Climate change activists defaced the beloved Edgar Degas sculpture ‘Little Dancer’ in Washington D.C. on Thursday. The iconic statue, which has been a fixture outside the National Gallery of Art for over 30 years, was smeared with paint by protesters who claimed to be drawing attention to the issue of climate change.
Protesters smeared paint on the case and pedestal of Edgar Degas’s “Little Dancer Aged Fourteen” sculpture in the National Gallery of Art in D.C. to bring attention to the climate crisis and demand that President Biden declare a climate emergency. https://t.co/FWiuFqJzId pic.twitter.com/8AQkeIWlQH
— The Washington Post (@washingtonpost) April 27, 2023
Joanna Smith, 53, from New York City, and Tim Martin, 54, from North Carolina, were identified as the two activists. Smith said, “We need our leaders to take serious action, to tell us the truth about what’s happening with the climate.”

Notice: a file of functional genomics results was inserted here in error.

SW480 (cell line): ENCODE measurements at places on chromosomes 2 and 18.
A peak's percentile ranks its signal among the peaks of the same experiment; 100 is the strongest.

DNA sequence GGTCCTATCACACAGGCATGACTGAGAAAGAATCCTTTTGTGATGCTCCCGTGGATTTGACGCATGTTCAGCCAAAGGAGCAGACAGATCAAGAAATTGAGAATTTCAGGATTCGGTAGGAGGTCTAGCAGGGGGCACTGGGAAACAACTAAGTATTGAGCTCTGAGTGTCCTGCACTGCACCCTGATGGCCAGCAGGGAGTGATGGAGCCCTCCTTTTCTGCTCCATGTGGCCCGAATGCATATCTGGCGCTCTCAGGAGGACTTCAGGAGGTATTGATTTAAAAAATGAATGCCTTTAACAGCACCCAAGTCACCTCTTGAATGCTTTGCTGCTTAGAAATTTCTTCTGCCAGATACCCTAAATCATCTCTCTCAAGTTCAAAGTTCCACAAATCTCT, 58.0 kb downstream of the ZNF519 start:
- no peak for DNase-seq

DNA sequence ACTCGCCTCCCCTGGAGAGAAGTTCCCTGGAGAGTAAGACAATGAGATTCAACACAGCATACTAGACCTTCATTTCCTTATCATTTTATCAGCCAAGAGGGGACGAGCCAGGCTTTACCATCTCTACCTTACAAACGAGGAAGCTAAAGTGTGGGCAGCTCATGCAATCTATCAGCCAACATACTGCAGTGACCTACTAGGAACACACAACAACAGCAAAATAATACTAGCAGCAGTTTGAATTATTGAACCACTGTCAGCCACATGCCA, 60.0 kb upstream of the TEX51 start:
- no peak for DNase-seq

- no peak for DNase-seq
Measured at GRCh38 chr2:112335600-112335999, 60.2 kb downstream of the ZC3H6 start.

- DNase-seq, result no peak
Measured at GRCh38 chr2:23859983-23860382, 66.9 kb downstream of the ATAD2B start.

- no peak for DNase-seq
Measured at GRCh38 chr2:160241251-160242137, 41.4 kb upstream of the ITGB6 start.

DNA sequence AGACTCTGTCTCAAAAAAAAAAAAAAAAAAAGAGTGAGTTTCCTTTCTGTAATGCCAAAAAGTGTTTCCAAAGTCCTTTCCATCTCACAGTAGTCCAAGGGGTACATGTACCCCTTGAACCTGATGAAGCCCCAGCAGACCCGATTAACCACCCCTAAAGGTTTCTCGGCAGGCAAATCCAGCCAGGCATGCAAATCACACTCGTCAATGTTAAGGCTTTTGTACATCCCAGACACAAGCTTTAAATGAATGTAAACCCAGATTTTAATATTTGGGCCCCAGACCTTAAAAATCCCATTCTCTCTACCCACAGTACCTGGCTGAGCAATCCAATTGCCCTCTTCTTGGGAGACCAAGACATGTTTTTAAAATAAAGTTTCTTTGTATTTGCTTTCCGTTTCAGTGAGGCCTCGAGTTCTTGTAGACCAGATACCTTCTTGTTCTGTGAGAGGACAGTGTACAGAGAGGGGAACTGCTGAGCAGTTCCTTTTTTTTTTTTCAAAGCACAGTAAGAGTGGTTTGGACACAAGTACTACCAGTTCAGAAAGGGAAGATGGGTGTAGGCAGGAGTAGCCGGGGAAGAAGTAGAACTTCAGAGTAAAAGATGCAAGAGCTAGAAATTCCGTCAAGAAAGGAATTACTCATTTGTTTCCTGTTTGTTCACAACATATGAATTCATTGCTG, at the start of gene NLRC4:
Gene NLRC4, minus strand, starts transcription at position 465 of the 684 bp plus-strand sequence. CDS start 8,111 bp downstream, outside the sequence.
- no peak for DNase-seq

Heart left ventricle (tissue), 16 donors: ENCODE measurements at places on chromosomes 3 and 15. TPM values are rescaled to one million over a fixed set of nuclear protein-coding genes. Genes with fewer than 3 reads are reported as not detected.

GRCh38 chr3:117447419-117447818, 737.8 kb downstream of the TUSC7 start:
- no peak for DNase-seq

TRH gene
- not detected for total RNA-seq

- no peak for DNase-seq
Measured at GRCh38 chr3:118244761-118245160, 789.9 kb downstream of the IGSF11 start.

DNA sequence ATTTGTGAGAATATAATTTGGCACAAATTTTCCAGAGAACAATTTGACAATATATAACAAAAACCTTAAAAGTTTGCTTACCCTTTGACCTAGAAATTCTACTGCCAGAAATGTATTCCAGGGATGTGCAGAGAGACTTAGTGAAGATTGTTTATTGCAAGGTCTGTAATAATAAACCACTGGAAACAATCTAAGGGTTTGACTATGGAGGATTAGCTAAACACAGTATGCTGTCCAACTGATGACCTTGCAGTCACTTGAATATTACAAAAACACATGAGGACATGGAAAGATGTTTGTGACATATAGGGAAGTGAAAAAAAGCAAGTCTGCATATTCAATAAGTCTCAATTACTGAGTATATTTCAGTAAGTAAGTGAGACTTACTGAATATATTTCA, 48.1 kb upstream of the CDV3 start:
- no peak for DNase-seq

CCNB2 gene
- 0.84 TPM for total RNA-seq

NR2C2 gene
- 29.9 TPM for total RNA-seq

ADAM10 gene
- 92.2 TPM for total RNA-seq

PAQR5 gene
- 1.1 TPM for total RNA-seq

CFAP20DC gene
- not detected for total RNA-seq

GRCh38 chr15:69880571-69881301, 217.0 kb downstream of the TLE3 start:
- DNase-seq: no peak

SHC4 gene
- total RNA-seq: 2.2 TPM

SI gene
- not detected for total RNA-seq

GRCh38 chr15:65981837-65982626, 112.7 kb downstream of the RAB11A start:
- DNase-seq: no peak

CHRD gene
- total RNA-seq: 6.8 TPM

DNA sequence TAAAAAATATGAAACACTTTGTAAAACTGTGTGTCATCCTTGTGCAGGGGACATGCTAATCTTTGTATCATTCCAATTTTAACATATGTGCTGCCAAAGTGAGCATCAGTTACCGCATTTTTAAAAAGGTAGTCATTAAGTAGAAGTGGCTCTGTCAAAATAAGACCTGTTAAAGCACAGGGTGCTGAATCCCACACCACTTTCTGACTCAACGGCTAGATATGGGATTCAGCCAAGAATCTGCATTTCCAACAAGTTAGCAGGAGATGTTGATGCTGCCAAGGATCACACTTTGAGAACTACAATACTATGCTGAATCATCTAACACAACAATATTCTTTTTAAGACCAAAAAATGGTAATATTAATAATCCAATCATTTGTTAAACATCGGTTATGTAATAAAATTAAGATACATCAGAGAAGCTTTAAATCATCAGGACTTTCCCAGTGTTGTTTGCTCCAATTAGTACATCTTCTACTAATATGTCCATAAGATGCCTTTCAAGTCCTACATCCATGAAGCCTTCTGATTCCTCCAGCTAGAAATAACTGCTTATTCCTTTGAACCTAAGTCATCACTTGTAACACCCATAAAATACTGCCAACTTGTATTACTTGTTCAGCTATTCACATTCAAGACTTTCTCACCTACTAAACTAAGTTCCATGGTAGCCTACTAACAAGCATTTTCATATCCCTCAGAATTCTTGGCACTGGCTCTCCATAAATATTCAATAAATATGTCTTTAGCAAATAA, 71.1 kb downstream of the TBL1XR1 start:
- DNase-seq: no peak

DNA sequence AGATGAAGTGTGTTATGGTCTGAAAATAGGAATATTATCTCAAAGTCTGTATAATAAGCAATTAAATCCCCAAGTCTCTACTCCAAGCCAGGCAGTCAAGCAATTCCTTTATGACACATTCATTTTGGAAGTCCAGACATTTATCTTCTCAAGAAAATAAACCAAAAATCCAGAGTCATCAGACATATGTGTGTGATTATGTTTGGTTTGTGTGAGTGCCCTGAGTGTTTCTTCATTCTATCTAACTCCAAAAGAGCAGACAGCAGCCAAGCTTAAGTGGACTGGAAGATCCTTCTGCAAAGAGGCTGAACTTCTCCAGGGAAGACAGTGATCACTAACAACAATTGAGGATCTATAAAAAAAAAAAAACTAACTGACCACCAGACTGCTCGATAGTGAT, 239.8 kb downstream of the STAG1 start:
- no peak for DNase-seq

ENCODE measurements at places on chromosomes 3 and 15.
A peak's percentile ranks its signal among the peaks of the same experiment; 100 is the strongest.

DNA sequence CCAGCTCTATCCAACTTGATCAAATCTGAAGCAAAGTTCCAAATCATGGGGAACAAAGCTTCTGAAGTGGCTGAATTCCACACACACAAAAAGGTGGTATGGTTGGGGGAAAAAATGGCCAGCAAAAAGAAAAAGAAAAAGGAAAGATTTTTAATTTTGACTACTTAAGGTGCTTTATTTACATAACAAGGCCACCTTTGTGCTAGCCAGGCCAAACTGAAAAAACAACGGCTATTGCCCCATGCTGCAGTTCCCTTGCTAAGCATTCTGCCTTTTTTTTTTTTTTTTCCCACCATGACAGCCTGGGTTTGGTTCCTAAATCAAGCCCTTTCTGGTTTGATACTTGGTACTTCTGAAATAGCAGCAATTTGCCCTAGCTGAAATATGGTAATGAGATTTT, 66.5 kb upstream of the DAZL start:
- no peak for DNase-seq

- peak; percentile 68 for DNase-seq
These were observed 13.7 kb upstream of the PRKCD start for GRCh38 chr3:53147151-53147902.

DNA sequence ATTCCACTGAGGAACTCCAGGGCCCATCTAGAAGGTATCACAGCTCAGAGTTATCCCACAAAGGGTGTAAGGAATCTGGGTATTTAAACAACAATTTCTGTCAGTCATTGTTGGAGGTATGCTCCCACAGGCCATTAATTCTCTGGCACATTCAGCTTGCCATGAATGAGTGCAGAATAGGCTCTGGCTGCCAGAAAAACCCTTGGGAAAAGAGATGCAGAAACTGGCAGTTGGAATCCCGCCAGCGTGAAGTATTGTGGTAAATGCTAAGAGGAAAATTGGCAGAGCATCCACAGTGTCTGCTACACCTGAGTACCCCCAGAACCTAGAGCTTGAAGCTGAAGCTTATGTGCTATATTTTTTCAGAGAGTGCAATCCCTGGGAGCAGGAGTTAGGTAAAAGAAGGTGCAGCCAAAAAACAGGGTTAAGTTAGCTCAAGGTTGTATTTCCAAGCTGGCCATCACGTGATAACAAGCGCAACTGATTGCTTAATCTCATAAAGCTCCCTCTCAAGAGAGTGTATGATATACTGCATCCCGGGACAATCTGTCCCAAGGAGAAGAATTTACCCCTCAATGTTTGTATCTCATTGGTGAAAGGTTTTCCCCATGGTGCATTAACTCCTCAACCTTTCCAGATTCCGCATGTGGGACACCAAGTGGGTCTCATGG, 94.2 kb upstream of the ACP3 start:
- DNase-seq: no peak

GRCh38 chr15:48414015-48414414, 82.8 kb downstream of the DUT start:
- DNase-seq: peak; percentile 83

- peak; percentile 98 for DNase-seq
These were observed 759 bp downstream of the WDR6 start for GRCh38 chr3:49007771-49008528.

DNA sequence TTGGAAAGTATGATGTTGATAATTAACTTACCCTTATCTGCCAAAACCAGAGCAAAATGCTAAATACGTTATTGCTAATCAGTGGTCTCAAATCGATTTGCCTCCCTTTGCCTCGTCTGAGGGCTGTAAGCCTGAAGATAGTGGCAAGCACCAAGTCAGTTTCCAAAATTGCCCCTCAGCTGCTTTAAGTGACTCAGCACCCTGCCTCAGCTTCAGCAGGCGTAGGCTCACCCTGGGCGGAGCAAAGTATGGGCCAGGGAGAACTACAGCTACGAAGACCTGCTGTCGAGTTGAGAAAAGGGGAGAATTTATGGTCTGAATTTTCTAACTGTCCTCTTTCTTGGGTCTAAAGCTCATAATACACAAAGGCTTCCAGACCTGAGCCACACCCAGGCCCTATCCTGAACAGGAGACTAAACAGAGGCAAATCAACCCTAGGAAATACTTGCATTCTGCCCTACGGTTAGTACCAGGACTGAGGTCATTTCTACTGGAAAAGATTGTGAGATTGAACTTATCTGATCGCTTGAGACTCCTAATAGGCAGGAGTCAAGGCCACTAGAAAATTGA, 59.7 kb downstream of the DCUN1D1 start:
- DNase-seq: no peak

In 1881, Edgar Degas debuted his only public sculpture, “The Little Dancer Aged Fourteen”, which was initially criticized for being ugly but praised for its realism and revolutionary mixed media approach. The sculpture depicts a student dancer from the Paris Opera Ballet, representing the difficult tension between art and life, and was a groundbreaking work in the evolution of sculpture by liberating the use of any medium necessary to convey the desired effect.
The National Gallery of Art released the following statement on Friday:
Today a priceless work of art in our collection, Degas’s original wax Little Dancer, was attacked by protestors with swaths of red and black paint. After attacking the Degas sculpture, they made statements about climate issues.
The work was displayed in a plexiglass case and has been taken off view so that our expert conservation team can assess potential damage to it. Gallery 3, where Little Dancer was on display, and several connecting galleries on the ground floor of the West Building were closed for the remainder of the day. As of Friday, April 28, gallery 3 has reopened.
The Federal Bureau of Investigation is assisting in the investigation, which is still active.
We unequivocally denounce this physical attack on one of our works of art and will continue to share information as it becomes available.
The safety and security of our staff and visitors and of our collection remain our highest priority.
-Kaywin Feldman, Director of the National Gallery of Art in Washington